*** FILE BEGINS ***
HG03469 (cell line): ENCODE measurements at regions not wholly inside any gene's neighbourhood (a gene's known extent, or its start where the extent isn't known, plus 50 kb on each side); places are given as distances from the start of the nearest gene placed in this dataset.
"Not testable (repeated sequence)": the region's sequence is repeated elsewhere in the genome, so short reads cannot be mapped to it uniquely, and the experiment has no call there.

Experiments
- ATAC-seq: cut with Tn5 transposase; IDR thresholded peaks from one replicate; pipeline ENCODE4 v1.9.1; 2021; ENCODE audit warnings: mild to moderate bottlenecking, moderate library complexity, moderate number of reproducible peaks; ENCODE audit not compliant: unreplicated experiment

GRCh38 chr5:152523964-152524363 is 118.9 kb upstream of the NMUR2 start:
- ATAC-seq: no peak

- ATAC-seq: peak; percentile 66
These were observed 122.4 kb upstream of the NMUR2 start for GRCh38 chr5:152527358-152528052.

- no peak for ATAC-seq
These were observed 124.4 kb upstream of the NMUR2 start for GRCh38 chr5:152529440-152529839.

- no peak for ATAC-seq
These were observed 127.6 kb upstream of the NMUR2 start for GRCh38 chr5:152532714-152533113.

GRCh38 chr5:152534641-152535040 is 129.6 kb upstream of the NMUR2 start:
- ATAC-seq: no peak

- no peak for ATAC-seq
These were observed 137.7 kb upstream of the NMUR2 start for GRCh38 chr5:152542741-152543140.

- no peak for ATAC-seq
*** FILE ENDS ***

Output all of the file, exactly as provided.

HG03469 (cell line): ENCODE measurements at regions not wholly inside any gene's neighbourhood (a gene's known extent, or its start where the extent isn't known, plus 50 kb on each side); places are given as distances from the start of the nearest gene placed in this dataset.
"Not testable (repeated sequence)": the region's sequence is repeated elsewhere in the genome, so short reads cannot be mapped to it uniquely, and the experiment has no call there.

Experiments
- ATAC-seq: cut with Tn5 transposase; IDR thresholded peaks from one replicate; pipeline ENCODE4 v1.9.1; 2021; ENCODE audit warnings: mild to moderate bottlenecking, moderate library complexity, moderate number of reproducible peaks; ENCODE audit not compliant: unreplicated experiment

GRCh38 chr5:152523964-152524363 is 118.9 kb upstream of the NMUR2 start:
- ATAC-seq: no peak

- ATAC-seq: peak; percentile 66
These were observed 122.4 kb upstream of the NMUR2 start for GRCh38 chr5:152527358-152528052.

- no peak for ATAC-seq
These were observed 124.4 kb upstream of the NMUR2 start for GRCh38 chr5:152529440-152529839.

- no peak for ATAC-seq
These were observed 127.6 kb upstream of the NMUR2 start for GRCh38 chr5:152532714-152533113.

GRCh38 chr5:152534641-152535040 is 129.6 kb upstream of the NMUR2 start:
- ATAC-seq: no peak

- no peak for ATAC-seq
These were observed 137.7 kb upstream of the NMUR2 start for GRCh38 chr5:152542741-152543140.

- no peak for ATAC-seq